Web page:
Scholars and Fellows: Where are they now?

Harry Wardill, 2011 Scholar and structural engineer, writes about the cultural preservation charity he set up in Myanmar. This article first appeared in The SPAB Magazine, autumn 2016. The SPAB Magazine is a benefit of SPAB membership.

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Harry Wardill (left) with Philip Gaches, a UK-based master plasterer

The city of Yangon (Rangoon) in Myanmar (Burma) is an enchanting place – whether it’s the smiling faces, tropical climate, bustling street life, gilded temples or crumbling British colonial architecture that appeal, it seems to be a place that captivates many. For me it is the perfect mix of all of these things, united to create something even greater than the sum of its parts. I came here at the end of 2014 to set up the cultural preservation charity Turquoise Mountain in Myanmar, one of the initial aims being to support the local Yangon Heritage Trust by delivering an exemplar renovation project – focusing on aforementioned ‘crumbling British colonial architecture’.

I arrived at a key moment in Myanmar’s history – what we now know to be on the path to democracy led by the Nobel Peace Prize Laureate and former Oxford resident Daw Aung San Suu Kyi – but then it was a much less certain time still under the former quasi military government. With this opening up of the country comes the desire, and increasing economic means, to develop. And it is this rapid and unregulated growth that poses a threat to the unique heritage and character of the city.

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491-501 Merchant Street before repairwork

Work began on site at our first project, 491-501 Merchant Street, in July 2015 and was completed in April of this year. This building was chosen because it embodies so many of the qualities and challenges of properties in the Downtown. It is a prominently placed, elegant colonial building with grand internal spaces and vibrant life in and around it, but it was in a very poor state, and littered with unsympathetic additions. The residents originally approached the Yangon Heritage Trust because the building was under threat of demolition – and they didn’t want this despite promises of space within a shiny new building proposed by an opportunistic landowner keen to realise monetary value from his site.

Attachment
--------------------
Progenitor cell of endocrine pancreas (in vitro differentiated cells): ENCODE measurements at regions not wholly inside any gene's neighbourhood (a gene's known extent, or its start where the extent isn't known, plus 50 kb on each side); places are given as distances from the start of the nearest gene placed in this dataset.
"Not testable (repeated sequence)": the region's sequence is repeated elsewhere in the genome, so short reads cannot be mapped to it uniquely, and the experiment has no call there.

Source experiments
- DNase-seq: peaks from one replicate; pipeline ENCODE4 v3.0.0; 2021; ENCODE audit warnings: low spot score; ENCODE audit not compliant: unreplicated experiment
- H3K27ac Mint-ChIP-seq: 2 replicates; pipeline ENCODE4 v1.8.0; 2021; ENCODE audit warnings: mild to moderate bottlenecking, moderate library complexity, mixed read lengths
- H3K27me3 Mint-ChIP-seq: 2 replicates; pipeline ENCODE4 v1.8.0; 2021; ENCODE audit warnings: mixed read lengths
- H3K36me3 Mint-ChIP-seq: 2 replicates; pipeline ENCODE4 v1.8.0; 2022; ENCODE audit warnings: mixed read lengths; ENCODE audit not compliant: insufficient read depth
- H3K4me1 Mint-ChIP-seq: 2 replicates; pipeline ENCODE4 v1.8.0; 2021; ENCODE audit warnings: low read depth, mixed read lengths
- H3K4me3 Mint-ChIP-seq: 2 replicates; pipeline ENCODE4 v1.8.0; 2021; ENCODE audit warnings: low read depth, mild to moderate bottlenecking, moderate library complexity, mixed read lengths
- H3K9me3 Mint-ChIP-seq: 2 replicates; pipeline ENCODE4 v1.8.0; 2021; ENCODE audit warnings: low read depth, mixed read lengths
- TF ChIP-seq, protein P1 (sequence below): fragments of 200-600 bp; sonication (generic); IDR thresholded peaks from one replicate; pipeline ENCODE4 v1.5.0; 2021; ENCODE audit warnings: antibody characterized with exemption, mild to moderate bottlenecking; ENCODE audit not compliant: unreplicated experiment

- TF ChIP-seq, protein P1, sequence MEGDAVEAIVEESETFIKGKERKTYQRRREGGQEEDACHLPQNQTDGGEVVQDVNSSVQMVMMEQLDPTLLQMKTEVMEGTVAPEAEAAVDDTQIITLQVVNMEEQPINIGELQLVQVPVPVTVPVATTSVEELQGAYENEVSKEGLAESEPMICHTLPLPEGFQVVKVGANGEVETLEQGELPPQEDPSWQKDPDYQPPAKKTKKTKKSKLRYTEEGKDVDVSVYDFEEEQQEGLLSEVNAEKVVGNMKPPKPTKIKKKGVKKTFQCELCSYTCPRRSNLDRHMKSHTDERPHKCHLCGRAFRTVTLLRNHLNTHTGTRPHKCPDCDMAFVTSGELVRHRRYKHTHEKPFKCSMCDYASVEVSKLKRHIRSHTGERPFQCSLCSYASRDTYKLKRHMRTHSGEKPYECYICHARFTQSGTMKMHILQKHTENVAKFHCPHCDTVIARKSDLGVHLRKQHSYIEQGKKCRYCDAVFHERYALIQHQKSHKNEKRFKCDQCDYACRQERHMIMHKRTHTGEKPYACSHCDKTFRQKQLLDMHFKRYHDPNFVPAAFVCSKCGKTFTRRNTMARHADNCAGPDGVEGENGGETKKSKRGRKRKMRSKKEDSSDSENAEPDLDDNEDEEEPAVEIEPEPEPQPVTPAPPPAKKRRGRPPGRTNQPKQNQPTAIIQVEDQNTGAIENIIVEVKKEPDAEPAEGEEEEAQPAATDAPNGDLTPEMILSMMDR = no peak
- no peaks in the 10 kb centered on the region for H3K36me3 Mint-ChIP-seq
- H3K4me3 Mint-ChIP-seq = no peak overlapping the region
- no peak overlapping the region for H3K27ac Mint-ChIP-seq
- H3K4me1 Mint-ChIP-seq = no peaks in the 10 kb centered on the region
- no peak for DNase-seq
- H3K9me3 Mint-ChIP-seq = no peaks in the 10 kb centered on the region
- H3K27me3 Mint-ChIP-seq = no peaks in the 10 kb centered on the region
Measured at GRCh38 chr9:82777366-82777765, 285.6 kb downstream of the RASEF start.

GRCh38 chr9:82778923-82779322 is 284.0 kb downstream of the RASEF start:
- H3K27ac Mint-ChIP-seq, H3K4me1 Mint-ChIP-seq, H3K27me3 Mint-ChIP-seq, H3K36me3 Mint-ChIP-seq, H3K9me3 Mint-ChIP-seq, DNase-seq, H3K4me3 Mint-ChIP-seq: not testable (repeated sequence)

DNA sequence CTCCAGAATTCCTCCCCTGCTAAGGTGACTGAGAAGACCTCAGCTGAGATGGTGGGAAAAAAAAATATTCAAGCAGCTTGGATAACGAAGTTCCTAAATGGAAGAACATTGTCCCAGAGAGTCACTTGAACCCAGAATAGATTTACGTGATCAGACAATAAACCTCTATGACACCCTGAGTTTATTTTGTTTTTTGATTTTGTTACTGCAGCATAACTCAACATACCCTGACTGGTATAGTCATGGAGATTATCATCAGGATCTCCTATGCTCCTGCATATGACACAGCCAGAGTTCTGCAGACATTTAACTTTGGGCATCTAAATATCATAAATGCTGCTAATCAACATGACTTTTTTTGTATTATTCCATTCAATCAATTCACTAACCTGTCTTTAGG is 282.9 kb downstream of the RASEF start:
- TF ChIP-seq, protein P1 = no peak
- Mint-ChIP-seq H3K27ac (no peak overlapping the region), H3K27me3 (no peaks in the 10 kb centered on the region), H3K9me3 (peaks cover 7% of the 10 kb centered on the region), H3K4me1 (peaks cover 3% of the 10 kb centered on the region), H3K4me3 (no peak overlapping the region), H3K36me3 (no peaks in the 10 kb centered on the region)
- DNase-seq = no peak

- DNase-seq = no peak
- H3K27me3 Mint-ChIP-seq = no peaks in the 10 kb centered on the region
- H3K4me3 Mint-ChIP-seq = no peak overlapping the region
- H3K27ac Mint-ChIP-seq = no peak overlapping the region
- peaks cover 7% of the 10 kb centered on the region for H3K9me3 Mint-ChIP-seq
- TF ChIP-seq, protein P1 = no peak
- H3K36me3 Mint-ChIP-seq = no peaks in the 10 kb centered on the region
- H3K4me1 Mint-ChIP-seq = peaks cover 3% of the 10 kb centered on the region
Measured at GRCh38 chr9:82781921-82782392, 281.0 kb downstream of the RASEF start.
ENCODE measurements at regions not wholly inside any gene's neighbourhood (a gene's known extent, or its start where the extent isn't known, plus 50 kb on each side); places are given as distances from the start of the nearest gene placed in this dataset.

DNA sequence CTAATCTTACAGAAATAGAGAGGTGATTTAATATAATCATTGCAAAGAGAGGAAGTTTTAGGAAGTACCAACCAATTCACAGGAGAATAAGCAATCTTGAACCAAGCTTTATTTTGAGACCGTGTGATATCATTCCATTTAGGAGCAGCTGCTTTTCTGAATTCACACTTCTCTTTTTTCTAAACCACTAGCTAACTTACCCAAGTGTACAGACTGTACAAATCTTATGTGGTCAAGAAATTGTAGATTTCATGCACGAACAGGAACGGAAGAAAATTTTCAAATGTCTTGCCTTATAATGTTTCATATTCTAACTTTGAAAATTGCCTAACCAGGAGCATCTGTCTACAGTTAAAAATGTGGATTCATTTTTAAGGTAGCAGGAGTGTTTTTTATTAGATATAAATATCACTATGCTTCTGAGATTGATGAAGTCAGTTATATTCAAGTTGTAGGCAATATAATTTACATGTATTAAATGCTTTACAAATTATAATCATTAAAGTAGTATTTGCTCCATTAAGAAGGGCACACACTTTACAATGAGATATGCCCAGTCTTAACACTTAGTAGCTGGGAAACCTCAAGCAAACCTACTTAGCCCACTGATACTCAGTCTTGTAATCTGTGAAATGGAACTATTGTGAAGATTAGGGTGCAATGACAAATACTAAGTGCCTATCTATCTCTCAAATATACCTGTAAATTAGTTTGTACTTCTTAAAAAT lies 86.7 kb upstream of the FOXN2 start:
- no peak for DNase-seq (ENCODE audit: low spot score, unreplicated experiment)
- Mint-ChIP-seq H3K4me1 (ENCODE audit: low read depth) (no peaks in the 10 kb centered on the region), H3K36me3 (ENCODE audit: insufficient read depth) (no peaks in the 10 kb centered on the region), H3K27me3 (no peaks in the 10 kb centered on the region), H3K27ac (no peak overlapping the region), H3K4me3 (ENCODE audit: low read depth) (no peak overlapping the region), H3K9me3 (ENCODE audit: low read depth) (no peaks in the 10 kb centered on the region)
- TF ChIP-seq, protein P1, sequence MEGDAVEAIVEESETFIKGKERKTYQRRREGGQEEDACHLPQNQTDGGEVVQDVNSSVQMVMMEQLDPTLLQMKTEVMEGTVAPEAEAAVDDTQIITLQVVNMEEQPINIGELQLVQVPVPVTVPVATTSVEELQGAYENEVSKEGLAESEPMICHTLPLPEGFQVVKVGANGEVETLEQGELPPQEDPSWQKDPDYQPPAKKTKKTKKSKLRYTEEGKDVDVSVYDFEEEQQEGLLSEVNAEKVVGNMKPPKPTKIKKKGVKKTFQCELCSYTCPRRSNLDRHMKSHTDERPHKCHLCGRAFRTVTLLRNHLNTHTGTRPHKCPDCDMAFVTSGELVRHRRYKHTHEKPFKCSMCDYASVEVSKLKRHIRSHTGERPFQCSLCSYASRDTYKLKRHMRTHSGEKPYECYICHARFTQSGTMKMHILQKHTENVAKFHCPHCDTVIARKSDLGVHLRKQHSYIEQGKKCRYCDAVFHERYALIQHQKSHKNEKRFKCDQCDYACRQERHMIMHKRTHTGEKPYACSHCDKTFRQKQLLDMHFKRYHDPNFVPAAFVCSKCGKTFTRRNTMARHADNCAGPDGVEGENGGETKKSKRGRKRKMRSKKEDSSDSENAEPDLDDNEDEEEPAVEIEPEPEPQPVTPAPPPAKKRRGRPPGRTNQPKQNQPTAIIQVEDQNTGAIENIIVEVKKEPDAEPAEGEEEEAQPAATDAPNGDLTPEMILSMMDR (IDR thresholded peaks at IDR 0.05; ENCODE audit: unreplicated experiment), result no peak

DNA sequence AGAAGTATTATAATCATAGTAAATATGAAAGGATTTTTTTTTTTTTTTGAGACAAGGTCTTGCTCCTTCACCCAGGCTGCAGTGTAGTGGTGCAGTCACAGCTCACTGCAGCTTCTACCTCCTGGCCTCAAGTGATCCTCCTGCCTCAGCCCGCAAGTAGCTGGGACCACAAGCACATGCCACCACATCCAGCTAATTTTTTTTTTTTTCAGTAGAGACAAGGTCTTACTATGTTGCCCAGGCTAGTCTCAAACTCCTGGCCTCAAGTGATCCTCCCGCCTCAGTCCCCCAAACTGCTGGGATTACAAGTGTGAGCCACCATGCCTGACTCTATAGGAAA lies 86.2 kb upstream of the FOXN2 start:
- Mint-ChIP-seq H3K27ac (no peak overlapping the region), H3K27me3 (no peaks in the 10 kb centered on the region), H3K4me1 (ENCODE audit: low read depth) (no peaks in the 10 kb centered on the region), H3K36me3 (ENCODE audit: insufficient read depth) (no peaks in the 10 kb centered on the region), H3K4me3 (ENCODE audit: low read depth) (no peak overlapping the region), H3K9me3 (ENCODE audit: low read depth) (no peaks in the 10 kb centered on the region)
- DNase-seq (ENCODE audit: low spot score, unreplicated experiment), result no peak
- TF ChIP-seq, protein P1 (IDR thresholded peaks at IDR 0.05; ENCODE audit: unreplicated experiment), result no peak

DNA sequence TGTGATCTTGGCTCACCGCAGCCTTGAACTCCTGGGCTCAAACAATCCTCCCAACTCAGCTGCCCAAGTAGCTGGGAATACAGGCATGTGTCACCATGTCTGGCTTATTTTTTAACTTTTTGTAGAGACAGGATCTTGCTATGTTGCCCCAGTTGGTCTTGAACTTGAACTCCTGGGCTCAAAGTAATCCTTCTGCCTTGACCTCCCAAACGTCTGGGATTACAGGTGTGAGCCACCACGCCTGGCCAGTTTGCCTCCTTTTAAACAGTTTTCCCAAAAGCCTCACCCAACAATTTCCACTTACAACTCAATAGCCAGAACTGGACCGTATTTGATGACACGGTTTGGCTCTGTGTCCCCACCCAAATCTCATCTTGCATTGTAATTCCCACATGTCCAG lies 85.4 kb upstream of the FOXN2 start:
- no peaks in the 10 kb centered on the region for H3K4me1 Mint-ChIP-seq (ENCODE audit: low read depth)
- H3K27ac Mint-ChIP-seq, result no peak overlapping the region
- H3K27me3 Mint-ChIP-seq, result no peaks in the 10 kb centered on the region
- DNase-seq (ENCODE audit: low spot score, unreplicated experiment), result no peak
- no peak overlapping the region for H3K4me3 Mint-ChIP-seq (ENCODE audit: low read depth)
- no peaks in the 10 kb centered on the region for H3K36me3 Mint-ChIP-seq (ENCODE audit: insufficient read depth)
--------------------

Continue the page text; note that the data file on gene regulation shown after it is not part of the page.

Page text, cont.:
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Hand-drawn survey drawing of the front elevation of 491-501 Merchant Street by local architect Hla Thaung

The community, like the Downtown, is a real mix – from a Hindu teashop to a Muslim photocopier stall, from a spacious apartment with a family of 4 to a more compact place, home to an extended family of 20! To add to the excitement, everyone stayed in residence throughout the renovation works – even when the roof was stripped back to the original iron wood trusses. There were weekly community meetings, and as you can imagine, never a dull moment, but everything skilfully and diplomatically overseen by the ever-smiling Ko Ko, my dependable site engineer.

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Carpenters installing decorative eavesboard

To address the skills and knowledge shortage in relation to building conservation, a programme of training was delivered throughout the build – both day-to-day on site, and at special workshops open to the wider building community. The standard of these was set when master plasterer Philip Gaches was flown in from the UK for the first two-week workshop, which covered the relevant skills needed to repair the flat and decorative lime based plasterwork. Given this was the first time this kind of training was delivered in Yangon it was difficult to predict how it might go. Thanks to Philip’s mix of skill, rigour, adaptability, and sense of humour, in conjunction with great local support and the willingness to learn, a huge amount was achieved in a relatively short time, and it provided the model for future workshops. Most importantly, it meant that the craftsmen had the skills and knowledge they needed to get started on repairing the internal and external plaster elements – from in situ running of mouldings to hand modelling the acanthus leaves of Corinthian capitals.

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Repairing the roof

Future workshops covered topics such as conservative repair of architectural timberwork, clay tile roofing, and brickwork conservation to name a few. The base skill level of the best craftsman is very high- often issues exist around methodology, inappropriate materials, a tendency to over-restore or simply just not getting the right people for the job.